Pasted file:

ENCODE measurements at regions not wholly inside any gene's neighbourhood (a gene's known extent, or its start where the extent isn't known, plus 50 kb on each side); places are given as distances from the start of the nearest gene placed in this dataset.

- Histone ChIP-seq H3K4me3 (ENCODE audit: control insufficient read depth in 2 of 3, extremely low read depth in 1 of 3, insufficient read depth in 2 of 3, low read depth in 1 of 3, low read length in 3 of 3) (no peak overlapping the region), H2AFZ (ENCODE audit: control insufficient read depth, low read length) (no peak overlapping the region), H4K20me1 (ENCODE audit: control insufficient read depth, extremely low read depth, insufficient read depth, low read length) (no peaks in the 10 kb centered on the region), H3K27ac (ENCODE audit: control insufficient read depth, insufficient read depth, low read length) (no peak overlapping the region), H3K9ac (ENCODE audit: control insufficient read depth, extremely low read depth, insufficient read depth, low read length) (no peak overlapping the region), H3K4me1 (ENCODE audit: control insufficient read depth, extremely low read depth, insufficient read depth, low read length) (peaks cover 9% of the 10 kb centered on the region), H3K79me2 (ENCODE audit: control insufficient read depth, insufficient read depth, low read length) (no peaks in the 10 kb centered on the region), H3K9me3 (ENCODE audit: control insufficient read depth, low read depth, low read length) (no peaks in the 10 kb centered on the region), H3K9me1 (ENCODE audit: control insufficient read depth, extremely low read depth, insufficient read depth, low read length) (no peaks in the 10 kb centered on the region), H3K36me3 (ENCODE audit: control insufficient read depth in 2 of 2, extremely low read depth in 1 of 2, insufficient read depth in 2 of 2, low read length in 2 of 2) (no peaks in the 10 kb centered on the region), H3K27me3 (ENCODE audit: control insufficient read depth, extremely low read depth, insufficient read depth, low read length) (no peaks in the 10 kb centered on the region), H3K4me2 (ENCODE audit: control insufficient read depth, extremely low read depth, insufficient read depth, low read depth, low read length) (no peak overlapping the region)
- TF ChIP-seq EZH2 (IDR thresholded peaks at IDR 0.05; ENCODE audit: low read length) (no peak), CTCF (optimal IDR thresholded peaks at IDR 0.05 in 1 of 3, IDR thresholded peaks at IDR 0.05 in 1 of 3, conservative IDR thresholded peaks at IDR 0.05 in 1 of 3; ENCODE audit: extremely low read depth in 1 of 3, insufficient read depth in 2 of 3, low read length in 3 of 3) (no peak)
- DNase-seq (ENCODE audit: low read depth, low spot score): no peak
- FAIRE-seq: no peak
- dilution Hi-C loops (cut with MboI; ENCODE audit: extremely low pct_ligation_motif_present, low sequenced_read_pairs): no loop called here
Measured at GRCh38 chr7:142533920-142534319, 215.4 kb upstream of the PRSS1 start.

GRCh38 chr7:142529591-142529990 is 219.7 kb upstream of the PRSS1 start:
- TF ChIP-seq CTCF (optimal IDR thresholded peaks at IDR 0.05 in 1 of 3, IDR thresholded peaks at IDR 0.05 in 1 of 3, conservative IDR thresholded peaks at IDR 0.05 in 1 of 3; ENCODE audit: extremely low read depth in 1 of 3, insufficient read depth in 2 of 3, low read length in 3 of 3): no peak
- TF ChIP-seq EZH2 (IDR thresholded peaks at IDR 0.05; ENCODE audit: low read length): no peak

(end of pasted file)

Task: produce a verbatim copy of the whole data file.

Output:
ENCODE measurements at regions not wholly inside any gene's neighbourhood (a gene's known extent, or its start where the extent isn't known, plus 50 kb on each side); places are given as distances from the start of the nearest gene placed in this dataset.

- Histone ChIP-seq H3K4me3 (ENCODE audit: control insufficient read depth in 2 of 3, extremely low read depth in 1 of 3, insufficient read depth in 2 of 3, low read depth in 1 of 3, low read length in 3 of 3) (no peak overlapping the region), H2AFZ (ENCODE audit: control insufficient read depth, low read length) (no peak overlapping the region), H4K20me1 (ENCODE audit: control insufficient read depth, extremely low read depth, insufficient read depth, low read length) (no peaks in the 10 kb centered on the region), H3K27ac (ENCODE audit: control insufficient read depth, insufficient read depth, low read length) (no peak overlapping the region), H3K9ac (ENCODE audit: control insufficient read depth, extremely low read depth, insufficient read depth, low read length) (no peak overlapping the region), H3K4me1 (ENCODE audit: control insufficient read depth, extremely low read depth, insufficient read depth, low read length) (peaks cover 9% of the 10 kb centered on the region), H3K79me2 (ENCODE audit: control insufficient read depth, insufficient read depth, low read length) (no peaks in the 10 kb centered on the region), H3K9me3 (ENCODE audit: control insufficient read depth, low read depth, low read length) (no peaks in the 10 kb centered on the region), H3K9me1 (ENCODE audit: control insufficient read depth, extremely low read depth, insufficient read depth, low read length) (no peaks in the 10 kb centered on the region), H3K36me3 (ENCODE audit: control insufficient read depth in 2 of 2, extremely low read depth in 1 of 2, insufficient read depth in 2 of 2, low read length in 2 of 2) (no peaks in the 10 kb centered on the region), H3K27me3 (ENCODE audit: control insufficient read depth, extremely low read depth, insufficient read depth, low read length) (no peaks in the 10 kb centered on the region), H3K4me2 (ENCODE audit: control insufficient read depth, extremely low read depth, insufficient read depth, low read depth, low read length) (no peak overlapping the region)
- TF ChIP-seq EZH2 (IDR thresholded peaks at IDR 0.05; ENCODE audit: low read length) (no peak), CTCF (optimal IDR thresholded peaks at IDR 0.05 in 1 of 3, IDR thresholded peaks at IDR 0.05 in 1 of 3, conservative IDR thresholded peaks at IDR 0.05 in 1 of 3; ENCODE audit: extremely low read depth in 1 of 3, insufficient read depth in 2 of 3, low read length in 3 of 3) (no peak)
- DNase-seq (ENCODE audit: low read depth, low spot score): no peak
- FAIRE-seq: no peak
- dilution Hi-C loops (cut with MboI; ENCODE audit: extremely low pct_ligation_motif_present, low sequenced_read_pairs): no loop called here
Measured at GRCh38 chr7:142533920-142534319, 215.4 kb upstream of the PRSS1 start.

GRCh38 chr7:142529591-142529990 is 219.7 kb upstream of the PRSS1 start:
- TF ChIP-seq CTCF (optimal IDR thresholded peaks at IDR 0.05 in 1 of 3, IDR thresholded peaks at IDR 0.05 in 1 of 3, conservative IDR thresholded peaks at IDR 0.05 in 1 of 3; ENCODE audit: extremely low read depth in 1 of 3, insufficient read depth in 2 of 3, low read length in 3 of 3): no peak
- TF ChIP-seq EZH2 (IDR thresholded peaks at IDR 0.05; ENCODE audit: low read length): no peak